The Power of One Voice

“THESE are the times that try men’s souls. The summer soldier and the sunshine patriot will, in this crisis, shrink from the service of their country; but he that stands by it now, deserves the love and thanks of man and woman. Tyranny, like hell, is not easily conquered; yet we have this consolation with us, that the harder the conflict, the more glorious the triumph. What we obtain too cheap, we esteem too lightly: it is dearness only that gives every thing its value. Heaven knows how to put a proper price upon its goods; and it would be strange indeed if so celestial an article as FREEDOM should not be highly rated.”i These are the words Thomas Paine penned that George Washington had read to his army the night before The Battle of Trenton, the battle that changed the emotional tide of the war and gave Americans hope that they could indeed win their freedom.

Washington with troops

Washington with troops

Today we again come to a crossroad. There are many paths before us. One huge decision we have to look at is how we are living our freedoms. Let us share with others, our neighbors, our friends, our acquaintances, our thoughts on the issues that stand before our state and our great nation. Let us open our mouths and be bold in our opinions just as Thomas Paine was. As we share our opinions others will gain courage to share their opinions too. Just as a stone that is thrown into the water can produce countless ripples, the same applies to a person who is willing to take a stand on an issue regarding our freedoms. It may surprise you to see just how many people agree with how you believe freedom should be lived. Too often we have allowed the vocal minority to lead the silent majority. Let us show forth the courage of Thomas Paine, George Washington and all of the other Founding Fathers by opening our mouths and standing for what we believe. A simple word can change a heart. One conversation can change the tide of a nation. Many conversations can change the course of a people. Let us act.

i Pamphlet “Common Sense” by Thomas Paine


The Legacy of Family

Have you ever wondered about your own family, about those who have gone on before you and those who have yet to come? Have you thought of the legacy you want to leave someday?

Recently I visited my ninety-three year old grandmother. She has lived an amazing life, was a writer for the local newspaper, raised three boys, traveled the world and ever loved being part of the community. She had the sharpest memory of anyone I’ve known and resides still in her own home. I loved growing up and having my grandfather & her come and visit us yearly. Oh how I love her!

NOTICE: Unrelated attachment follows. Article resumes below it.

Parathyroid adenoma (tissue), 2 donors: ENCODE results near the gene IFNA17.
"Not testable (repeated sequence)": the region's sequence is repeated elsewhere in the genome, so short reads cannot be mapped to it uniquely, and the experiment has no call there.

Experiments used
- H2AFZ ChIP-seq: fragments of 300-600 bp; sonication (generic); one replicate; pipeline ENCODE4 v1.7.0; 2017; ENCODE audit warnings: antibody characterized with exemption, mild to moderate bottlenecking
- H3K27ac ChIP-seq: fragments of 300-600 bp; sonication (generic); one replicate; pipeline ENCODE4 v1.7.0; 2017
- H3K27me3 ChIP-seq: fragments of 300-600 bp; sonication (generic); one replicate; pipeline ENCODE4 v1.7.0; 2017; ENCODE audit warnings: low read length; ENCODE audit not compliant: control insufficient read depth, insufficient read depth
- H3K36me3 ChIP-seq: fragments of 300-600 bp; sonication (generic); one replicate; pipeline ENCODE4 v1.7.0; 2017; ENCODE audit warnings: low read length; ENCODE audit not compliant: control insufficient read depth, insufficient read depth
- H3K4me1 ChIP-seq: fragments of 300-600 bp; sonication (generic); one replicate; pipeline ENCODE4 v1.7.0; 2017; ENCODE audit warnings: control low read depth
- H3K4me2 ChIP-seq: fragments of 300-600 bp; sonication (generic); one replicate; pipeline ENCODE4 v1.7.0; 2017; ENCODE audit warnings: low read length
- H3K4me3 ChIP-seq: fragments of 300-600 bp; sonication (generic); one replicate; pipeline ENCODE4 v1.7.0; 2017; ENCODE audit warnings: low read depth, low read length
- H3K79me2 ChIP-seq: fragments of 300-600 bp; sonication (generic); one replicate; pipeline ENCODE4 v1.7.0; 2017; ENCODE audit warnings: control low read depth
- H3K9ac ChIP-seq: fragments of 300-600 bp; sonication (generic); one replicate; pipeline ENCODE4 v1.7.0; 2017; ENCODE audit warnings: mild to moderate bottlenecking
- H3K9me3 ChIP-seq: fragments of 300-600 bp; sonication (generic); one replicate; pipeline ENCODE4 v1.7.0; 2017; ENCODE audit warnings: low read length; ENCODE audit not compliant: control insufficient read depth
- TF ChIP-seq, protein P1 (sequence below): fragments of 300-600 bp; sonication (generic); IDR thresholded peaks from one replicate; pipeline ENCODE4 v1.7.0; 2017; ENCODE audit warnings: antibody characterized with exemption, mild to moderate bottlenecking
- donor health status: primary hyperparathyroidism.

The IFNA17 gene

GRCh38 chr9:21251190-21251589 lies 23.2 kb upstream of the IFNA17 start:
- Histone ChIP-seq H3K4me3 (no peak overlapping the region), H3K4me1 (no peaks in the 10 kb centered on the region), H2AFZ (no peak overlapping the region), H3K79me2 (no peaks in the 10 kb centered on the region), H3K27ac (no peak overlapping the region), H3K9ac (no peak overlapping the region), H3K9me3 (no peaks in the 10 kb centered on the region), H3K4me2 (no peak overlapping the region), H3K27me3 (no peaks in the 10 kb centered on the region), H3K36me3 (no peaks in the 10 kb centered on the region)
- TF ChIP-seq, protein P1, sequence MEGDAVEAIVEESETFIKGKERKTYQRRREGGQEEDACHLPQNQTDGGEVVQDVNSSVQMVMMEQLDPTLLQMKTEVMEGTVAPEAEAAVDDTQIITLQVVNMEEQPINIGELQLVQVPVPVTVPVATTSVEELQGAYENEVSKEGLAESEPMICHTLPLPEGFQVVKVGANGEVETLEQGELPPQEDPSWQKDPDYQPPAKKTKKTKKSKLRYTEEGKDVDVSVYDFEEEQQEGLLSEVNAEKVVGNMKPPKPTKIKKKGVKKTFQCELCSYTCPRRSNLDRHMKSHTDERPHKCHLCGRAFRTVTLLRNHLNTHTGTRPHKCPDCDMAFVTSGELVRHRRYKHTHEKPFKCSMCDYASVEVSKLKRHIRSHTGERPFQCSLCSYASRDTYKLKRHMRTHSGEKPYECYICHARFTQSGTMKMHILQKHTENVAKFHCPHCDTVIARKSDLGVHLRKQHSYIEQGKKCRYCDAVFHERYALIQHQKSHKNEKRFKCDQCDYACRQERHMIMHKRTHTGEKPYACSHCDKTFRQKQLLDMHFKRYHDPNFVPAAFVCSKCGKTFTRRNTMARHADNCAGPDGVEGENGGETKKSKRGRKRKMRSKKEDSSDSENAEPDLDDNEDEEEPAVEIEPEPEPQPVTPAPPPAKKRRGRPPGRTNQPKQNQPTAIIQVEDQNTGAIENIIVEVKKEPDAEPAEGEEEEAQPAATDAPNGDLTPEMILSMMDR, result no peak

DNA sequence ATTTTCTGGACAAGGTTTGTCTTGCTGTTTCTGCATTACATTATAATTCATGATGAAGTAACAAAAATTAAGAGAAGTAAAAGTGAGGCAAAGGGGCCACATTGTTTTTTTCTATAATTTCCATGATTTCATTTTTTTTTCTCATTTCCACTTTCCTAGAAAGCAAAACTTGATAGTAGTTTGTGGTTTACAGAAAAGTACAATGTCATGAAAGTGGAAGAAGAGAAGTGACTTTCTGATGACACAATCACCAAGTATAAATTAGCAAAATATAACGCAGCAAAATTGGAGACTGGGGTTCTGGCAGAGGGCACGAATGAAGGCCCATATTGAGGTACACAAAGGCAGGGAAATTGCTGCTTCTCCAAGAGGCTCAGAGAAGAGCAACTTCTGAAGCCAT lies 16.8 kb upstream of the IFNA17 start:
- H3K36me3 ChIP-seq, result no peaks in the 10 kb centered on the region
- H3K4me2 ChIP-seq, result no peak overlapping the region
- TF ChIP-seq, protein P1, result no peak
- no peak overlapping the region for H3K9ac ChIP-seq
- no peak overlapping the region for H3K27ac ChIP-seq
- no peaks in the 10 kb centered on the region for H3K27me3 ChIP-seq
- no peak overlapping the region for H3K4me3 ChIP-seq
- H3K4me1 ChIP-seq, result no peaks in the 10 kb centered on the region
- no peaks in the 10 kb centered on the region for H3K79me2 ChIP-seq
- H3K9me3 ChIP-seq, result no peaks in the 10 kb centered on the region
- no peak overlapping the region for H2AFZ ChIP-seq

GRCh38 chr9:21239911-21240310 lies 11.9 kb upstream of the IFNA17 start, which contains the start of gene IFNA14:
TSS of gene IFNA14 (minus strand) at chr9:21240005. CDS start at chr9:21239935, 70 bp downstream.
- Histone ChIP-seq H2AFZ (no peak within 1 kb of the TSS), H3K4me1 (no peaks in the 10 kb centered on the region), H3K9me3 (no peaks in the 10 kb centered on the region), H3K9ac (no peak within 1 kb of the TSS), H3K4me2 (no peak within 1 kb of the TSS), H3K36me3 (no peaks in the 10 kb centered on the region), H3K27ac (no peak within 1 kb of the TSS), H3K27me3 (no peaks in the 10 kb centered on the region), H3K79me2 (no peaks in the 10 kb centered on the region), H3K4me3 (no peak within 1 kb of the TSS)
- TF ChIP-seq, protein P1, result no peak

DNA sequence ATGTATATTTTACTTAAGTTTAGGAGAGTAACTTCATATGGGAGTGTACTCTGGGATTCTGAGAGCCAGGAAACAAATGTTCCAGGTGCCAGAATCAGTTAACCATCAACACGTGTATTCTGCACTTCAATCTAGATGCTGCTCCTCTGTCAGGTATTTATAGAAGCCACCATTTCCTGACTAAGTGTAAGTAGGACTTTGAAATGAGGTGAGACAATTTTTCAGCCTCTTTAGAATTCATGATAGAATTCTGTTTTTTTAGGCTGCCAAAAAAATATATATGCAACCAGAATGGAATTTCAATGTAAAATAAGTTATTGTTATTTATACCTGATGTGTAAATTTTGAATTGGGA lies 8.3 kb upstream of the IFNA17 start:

On my recent visit to her home she told me the story of how she was able to go to college. My grandmother grew up in humble circumstances on a farm. She remembers riding bareback to their two room schoolhouse and churning butter. College education was important to her family and so when my grandmother graduated from high school (which she did at age sixteen) her grown brother paid the $500 tuition for my grandmother to go to The University of Idaho. Her mother went to work in a market and sent $30 monthly to provide for my grandmother’s room and board. Her older sister sewed all of my grandmother’s clothing, including her dress suits. My grandmother worked as a Resident Assistant and earned $30 monthly to cover everything else. The sacrifice of my forebears allowed my grandmother to go to college in the 1930’s where besides furthering her education she also met my grandfather and they eventually married. This union brought forth my father and later myself. Their sacrifices brought me to the family I am in today. Their sacrifices turn my heart towards them in love, humility and great appreciation.

My grandparents

My grandparents

Our Founding Fathers too understood the importance of family and legacy. One remarkable example of this is Thomas Jefferson. Jefferson’s own grandchildren often lived with him and spoke of remembrances of their beloved grandfather. Granddaughter Ellen Wayles Randolph wrote,  “He took pains to correct our errors and false ideas, checked the bold, encouraged the timid, and tried to teach us to reason soundly and feel rightly. . . . He was watchful over our manners, and called our attention to every violation of propriety. He did not interfere with our education . . . except by advising us what studies to pursue, what books to read, and by questioning us on the books which we did read.”1

A visitor of Monticello and the Jeffersons, Mrs. Margaret Bayard Smith wrote while watching Mr. Jefferson interact with his grandchildren, “”He seemed delighted in delighting them,” and noted that “while I sat looking at him playing with these infants, one standing on the sopha with its arms round his neck, the other two youngest on his knees, playing with him, I could scarcely realize that he was one of the most celebrated men now living, both as a Politician and Philosopher.” Jefferson was an involved grandfather, teaching Ellen how to play chess, buying Virginia a guitar, and sharing the delights of the flower garden with Anne.”2

Thomas Jefferson by Rembrandt Peale, 1800

Other Founding Fathers understood the importance of family and legacy as well. George Washington’s grandchildren grew up in his home. In John Adam’s later years his children moved near him and thus blessedly his children and grandchildren surrounded him. Benjamin Franklin searched out his ancestors and living relatives in England and treasured any anecdote he ever found about them. Many more such examples may be found. These great men valued family just as we should today. What legacy are you leaving?

1“Our Breakfast Table.”The Thomas Jefferson Foundation.<;